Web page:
Reaction to FCC's New National Broadband Maps
“Today is an important milestone in our effort to help everyone, everywhere get specific information about what broadband options are available for their homes, and pinpointing places in the country where communities do not have the service they need,” said Federal Communications Commission Chairwoman Jessica Rosenworcel. “Our pre-production draft maps are a first step in a long-term effort to continuously improve our data as consumers, providers and others share information with us. By painting a more accurate picture of where broadband is and is not, local, state, and federal partners can better work together to ensure no one is left on the wrong side of the digital divide.”
“For years we’ve struggled to determine the exact contours of the digital divide," said Assistant Secretary of Commerce for Communications and Information and NTIA Administrator Alan Davidson. "The FCC’s new map provides the most precise assessment to date of Internet haves and have-nots. This map is just a first draft, so we encourage consumers, companies, and government leaders to dive into the data and give feedback to the FCC. Together, we can craft a map to guide us to our goal of connecting everyone in America.”
Sen Roger Wicker (R-MS) said, “The FCC has finally released a draft version of the new broadband maps required by the bipartisan Broadband DATA Act. These drafts are a good first step, but unfortunately for rural Americans, these maps are still flawed. We have already heard of reports that entire communities are missing from the new maps, undermining the success of the Broadband DATA Act. To ensure that no address is overlooked in the final version, I am calling on all Americans to check for their homes and businesses on the maps and participate in the FCC’s challenge process. With literally billions of federal dollars at stake, accurate maps are essential in providing efficient funding where it is needed.”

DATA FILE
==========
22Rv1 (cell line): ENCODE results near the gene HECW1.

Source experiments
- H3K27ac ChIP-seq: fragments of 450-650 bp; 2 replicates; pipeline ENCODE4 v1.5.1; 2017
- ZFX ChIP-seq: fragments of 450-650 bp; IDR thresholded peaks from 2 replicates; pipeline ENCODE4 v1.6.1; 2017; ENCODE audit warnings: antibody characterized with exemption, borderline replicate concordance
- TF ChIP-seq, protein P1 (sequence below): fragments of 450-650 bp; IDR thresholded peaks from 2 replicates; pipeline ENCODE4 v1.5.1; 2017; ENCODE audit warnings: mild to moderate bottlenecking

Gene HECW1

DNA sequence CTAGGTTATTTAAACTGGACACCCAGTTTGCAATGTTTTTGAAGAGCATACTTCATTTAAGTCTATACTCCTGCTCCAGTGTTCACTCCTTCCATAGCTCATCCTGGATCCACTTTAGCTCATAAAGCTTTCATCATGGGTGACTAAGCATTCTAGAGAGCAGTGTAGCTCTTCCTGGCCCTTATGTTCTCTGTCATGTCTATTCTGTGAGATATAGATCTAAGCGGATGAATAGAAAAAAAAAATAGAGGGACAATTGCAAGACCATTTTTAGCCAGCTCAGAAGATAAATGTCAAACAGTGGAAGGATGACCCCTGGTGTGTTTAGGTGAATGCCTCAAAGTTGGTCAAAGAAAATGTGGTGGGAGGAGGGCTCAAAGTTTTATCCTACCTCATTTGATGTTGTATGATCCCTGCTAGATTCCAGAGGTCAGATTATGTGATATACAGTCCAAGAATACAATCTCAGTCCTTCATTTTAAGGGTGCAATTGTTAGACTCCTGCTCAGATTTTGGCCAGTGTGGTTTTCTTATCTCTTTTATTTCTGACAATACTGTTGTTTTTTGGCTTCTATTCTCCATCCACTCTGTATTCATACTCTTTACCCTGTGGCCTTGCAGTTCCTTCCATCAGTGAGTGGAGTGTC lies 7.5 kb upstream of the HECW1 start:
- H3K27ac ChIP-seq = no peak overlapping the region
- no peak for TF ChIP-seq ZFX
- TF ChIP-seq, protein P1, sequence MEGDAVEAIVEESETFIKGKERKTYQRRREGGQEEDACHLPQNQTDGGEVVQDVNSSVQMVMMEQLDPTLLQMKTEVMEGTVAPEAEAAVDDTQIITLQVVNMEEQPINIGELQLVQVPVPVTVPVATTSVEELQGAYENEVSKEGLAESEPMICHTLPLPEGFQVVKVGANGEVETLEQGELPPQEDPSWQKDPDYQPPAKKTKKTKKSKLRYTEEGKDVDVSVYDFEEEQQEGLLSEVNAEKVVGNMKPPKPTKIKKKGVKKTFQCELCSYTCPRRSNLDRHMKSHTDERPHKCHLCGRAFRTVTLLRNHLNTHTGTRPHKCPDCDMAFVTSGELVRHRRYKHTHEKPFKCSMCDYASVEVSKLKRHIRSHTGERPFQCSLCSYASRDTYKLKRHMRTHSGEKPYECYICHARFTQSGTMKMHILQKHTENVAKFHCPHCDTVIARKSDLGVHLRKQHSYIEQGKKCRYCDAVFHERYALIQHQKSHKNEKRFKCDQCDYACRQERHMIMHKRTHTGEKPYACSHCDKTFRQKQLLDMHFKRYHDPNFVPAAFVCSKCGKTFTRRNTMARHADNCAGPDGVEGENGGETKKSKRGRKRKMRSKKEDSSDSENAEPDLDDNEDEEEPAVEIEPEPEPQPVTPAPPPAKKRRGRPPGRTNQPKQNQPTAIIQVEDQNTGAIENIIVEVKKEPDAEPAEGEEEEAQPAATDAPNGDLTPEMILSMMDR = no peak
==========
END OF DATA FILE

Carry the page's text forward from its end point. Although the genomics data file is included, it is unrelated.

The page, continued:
“While overdue, the draft of new broadband maps released today by the FCC are critical," said Reps Cathy McMorris Rodgers (R-WA) and Bob Latta (R-OH). "An unprecedented amount of federal funding has been allocated for broadband deployment, and having accurate maps for all states and federal agencies to use when making their funding decisions is essential to closing the digital divide. Now it is up to states, broadband providers, and other stakeholders to work diligently to review and build on these maps to improve their accuracy and make sure resources are not being wasted.”
Jonathan Spalter, president & CEO of USTelecom – The Broadband Association said, "Mapping broadband availability throughout the country is critical to achieving 100% connectivity. The first release of the new maps is a massive undertaking and we congratulate Chairwoman Rosenworcel and the Commission on achieving this important milestone. As the maps are refined over an ongoing, iterative process, USTelecom and its members will continue working closely with the FCC on this effort and we’re committed to getting this right to achieve internet for all."
"I am pleased the FCC has taken our feedback – including over 2,400 speed tests from West Virginians that prove their maps are incorrect – to update these coverage maps and ensure everyone has a voice in this process," said Sen Joe Manchin (D-WV). "I fought to ensure that anyone can challenge the accuracy of these coverage maps, and I encourage every West Virginian to check their coverage on the FCC’s updated map and submit a challenge if it is wrong before January 13th."
Reaction to FCC's New National Broadband Maps FCC Chairwoman Rosenworcel's Statement Statement of Assistant Secretary Davidson on the FCC’s new draft broadband map Wicker Statement on FCC Broadband Maps Rodgers, Latta Statement on New FCC Broadband Maps USTA Statement on FCC Pre-production Draft of New Broadband Maps